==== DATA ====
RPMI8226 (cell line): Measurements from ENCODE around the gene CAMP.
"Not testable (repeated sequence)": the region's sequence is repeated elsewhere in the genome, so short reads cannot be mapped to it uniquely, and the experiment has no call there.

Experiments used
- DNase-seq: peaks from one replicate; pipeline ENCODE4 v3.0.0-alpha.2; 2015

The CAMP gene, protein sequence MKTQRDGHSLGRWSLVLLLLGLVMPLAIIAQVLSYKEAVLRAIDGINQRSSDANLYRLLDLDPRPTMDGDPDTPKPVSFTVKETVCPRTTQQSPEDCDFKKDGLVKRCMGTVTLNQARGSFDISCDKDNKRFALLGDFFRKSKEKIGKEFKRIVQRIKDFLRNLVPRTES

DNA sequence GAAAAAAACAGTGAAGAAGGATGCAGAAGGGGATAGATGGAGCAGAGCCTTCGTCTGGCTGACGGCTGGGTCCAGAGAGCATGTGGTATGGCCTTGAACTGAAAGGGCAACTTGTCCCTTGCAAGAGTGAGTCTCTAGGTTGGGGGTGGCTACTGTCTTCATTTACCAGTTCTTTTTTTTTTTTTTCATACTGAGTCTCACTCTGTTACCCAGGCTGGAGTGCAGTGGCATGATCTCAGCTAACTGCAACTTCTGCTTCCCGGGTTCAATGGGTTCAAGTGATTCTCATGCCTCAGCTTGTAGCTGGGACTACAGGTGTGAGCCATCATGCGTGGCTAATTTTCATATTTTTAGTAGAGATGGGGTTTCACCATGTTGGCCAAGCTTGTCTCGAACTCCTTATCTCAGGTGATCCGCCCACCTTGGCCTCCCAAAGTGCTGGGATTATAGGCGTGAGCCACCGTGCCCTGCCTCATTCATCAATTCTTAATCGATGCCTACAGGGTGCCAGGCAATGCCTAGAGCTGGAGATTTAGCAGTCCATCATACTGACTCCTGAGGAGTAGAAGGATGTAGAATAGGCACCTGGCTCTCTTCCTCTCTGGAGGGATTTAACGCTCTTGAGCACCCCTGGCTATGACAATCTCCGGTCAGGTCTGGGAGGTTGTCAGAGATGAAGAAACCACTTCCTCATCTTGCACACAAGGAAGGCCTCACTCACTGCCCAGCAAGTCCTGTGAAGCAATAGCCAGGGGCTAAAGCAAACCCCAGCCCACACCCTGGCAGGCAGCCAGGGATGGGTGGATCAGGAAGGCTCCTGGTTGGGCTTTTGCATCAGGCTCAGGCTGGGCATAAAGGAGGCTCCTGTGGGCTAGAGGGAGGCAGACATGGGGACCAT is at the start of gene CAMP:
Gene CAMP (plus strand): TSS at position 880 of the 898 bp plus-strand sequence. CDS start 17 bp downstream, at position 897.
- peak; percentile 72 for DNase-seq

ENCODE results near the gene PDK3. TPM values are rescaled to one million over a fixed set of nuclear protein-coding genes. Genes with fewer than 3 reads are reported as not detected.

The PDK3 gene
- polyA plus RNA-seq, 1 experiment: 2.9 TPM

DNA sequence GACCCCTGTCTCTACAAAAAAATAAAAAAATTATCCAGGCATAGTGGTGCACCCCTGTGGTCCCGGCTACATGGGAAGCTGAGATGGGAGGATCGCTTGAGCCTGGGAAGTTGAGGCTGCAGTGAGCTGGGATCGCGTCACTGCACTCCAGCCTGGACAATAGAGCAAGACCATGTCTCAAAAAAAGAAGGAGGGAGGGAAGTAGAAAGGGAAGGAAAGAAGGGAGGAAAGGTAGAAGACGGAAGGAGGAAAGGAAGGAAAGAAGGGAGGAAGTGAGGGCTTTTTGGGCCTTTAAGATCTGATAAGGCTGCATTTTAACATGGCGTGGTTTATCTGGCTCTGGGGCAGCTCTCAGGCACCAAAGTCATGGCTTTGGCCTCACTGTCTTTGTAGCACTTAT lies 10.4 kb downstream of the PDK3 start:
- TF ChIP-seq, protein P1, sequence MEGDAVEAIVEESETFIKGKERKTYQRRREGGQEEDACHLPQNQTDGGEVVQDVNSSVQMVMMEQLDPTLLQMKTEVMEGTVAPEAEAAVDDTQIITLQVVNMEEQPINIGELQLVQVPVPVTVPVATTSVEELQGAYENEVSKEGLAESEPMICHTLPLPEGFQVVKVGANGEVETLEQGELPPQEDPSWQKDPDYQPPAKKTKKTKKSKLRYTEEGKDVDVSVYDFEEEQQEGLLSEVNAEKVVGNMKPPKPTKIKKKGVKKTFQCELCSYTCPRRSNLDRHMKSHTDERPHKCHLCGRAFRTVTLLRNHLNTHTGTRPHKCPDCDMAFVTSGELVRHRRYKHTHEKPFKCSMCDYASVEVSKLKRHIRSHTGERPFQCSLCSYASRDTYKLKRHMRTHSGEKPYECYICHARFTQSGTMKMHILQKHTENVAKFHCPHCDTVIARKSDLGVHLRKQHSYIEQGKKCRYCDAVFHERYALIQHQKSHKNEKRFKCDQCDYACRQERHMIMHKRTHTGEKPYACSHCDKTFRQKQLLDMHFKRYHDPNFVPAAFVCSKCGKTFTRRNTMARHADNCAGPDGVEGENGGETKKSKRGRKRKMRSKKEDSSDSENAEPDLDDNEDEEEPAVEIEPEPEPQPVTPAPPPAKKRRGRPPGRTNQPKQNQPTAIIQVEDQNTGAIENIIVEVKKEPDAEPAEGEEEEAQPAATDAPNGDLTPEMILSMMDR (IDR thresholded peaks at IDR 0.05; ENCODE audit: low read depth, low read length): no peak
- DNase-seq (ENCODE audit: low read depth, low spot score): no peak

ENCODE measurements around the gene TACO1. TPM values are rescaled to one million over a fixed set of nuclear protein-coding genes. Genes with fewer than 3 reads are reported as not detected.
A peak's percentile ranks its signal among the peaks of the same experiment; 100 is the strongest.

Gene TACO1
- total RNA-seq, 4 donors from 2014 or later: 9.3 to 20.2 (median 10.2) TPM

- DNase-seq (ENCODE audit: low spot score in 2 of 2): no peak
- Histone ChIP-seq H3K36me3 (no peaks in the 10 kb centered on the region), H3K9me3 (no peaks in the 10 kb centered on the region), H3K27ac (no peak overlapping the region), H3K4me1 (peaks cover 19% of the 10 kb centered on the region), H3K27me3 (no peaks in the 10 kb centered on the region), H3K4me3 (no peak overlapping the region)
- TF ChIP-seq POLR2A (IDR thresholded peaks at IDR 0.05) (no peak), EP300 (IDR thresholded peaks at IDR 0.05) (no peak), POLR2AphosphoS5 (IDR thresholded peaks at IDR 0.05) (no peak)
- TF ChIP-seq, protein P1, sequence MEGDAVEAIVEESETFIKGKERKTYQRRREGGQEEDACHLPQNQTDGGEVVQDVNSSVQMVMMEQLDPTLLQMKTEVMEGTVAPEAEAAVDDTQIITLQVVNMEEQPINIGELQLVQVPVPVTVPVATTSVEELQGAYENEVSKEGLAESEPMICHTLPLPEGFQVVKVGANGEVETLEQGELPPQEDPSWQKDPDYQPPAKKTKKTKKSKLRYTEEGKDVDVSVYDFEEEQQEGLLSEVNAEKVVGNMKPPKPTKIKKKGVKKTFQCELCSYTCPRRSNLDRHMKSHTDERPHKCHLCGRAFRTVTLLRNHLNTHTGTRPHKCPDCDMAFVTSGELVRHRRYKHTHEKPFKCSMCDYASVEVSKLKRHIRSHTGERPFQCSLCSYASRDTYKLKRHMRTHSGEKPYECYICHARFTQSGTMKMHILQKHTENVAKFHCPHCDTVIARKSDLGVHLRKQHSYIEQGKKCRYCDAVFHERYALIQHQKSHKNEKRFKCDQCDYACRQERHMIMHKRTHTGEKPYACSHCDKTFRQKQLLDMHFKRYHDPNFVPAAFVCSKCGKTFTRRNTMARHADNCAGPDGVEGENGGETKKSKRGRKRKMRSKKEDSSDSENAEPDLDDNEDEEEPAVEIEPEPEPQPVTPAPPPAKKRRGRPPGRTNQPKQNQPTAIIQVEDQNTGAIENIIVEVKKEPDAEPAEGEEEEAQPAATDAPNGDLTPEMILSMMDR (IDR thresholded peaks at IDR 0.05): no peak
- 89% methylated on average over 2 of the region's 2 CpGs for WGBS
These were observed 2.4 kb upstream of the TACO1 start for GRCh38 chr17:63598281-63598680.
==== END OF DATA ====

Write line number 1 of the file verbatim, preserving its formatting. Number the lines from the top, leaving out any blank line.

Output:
RPMI8226 (cell line): Measurements from ENCODE around the gene CAMP.